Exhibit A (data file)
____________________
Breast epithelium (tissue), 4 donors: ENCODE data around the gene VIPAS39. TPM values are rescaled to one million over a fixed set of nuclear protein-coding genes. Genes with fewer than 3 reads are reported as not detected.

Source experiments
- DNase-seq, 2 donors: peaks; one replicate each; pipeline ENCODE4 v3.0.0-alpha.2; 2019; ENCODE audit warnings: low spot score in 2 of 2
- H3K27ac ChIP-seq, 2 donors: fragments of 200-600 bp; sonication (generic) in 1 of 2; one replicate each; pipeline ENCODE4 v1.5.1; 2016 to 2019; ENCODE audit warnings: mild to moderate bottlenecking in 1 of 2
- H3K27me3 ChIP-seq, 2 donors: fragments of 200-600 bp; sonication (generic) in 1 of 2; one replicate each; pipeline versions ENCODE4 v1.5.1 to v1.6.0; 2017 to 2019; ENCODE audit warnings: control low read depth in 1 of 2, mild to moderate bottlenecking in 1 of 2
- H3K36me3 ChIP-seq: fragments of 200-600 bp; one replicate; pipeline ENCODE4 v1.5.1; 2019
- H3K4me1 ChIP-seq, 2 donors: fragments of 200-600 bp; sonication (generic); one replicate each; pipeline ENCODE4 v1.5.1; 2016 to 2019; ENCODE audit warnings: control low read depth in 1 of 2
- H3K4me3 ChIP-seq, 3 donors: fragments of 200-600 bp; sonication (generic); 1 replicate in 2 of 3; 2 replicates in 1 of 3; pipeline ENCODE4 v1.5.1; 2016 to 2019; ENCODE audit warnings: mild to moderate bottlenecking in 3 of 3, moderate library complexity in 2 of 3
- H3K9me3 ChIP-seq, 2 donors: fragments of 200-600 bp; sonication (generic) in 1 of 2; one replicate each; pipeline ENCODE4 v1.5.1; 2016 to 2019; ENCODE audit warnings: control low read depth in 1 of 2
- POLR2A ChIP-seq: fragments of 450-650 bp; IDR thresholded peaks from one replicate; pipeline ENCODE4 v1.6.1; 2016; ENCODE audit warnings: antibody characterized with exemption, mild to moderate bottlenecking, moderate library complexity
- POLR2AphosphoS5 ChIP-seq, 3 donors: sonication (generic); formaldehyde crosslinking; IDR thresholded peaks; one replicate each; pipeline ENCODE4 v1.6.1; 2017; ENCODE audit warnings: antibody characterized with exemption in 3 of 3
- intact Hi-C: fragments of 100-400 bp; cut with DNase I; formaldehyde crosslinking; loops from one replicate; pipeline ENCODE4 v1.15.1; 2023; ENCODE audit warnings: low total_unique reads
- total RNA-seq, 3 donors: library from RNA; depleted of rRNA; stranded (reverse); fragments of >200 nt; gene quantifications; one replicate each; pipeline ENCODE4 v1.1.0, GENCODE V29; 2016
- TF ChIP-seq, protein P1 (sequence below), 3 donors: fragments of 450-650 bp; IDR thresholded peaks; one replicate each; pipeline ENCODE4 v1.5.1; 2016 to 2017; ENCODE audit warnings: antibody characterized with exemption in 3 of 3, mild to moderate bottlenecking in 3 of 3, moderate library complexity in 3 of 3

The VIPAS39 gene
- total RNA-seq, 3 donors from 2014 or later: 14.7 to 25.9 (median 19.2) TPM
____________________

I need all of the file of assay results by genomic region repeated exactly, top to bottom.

Breast epithelium (tissue), 4 donors: ENCODE data around the gene VIPAS39. TPM values are rescaled to one million over a fixed set of nuclear protein-coding genes. Genes with fewer than 3 reads are reported as not detected.

Source experiments
- DNase-seq, 2 donors: peaks; one replicate each; pipeline ENCODE4 v3.0.0-alpha.2; 2019; ENCODE audit warnings: low spot score in 2 of 2
- H3K27ac ChIP-seq, 2 donors: fragments of 200-600 bp; sonication (generic) in 1 of 2; one replicate each; pipeline ENCODE4 v1.5.1; 2016 to 2019; ENCODE audit warnings: mild to moderate bottlenecking in 1 of 2
- H3K27me3 ChIP-seq, 2 donors: fragments of 200-600 bp; sonication (generic) in 1 of 2; one replicate each; pipeline versions ENCODE4 v1.5.1 to v1.6.0; 2017 to 2019; ENCODE audit warnings: control low read depth in 1 of 2, mild to moderate bottlenecking in 1 of 2
- H3K36me3 ChIP-seq: fragments of 200-600 bp; one replicate; pipeline ENCODE4 v1.5.1; 2019
- H3K4me1 ChIP-seq, 2 donors: fragments of 200-600 bp; sonication (generic); one replicate each; pipeline ENCODE4 v1.5.1; 2016 to 2019; ENCODE audit warnings: control low read depth in 1 of 2
- H3K4me3 ChIP-seq, 3 donors: fragments of 200-600 bp; sonication (generic); 1 replicate in 2 of 3; 2 replicates in 1 of 3; pipeline ENCODE4 v1.5.1; 2016 to 2019; ENCODE audit warnings: mild to moderate bottlenecking in 3 of 3, moderate library complexity in 2 of 3
- H3K9me3 ChIP-seq, 2 donors: fragments of 200-600 bp; sonication (generic) in 1 of 2; one replicate each; pipeline ENCODE4 v1.5.1; 2016 to 2019; ENCODE audit warnings: control low read depth in 1 of 2
- POLR2A ChIP-seq: fragments of 450-650 bp; IDR thresholded peaks from one replicate; pipeline ENCODE4 v1.6.1; 2016; ENCODE audit warnings: antibody characterized with exemption, mild to moderate bottlenecking, moderate library complexity
- POLR2AphosphoS5 ChIP-seq, 3 donors: sonication (generic); formaldehyde crosslinking; IDR thresholded peaks; one replicate each; pipeline ENCODE4 v1.6.1; 2017; ENCODE audit warnings: antibody characterized with exemption in 3 of 3
- intact Hi-C: fragments of 100-400 bp; cut with DNase I; formaldehyde crosslinking; loops from one replicate; pipeline ENCODE4 v1.15.1; 2023; ENCODE audit warnings: low total_unique reads
- total RNA-seq, 3 donors: library from RNA; depleted of rRNA; stranded (reverse); fragments of >200 nt; gene quantifications; one replicate each; pipeline ENCODE4 v1.1.0, GENCODE V29; 2016
- TF ChIP-seq, protein P1 (sequence below), 3 donors: fragments of 450-650 bp; IDR thresholded peaks; one replicate each; pipeline ENCODE4 v1.5.1; 2016 to 2017; ENCODE audit warnings: antibody characterized with exemption in 3 of 3, mild to moderate bottlenecking in 3 of 3, moderate library complexity in 3 of 3

The VIPAS39 gene
- total RNA-seq, 3 donors from 2014 or later: 14.7 to 25.9 (median 19.2) TPM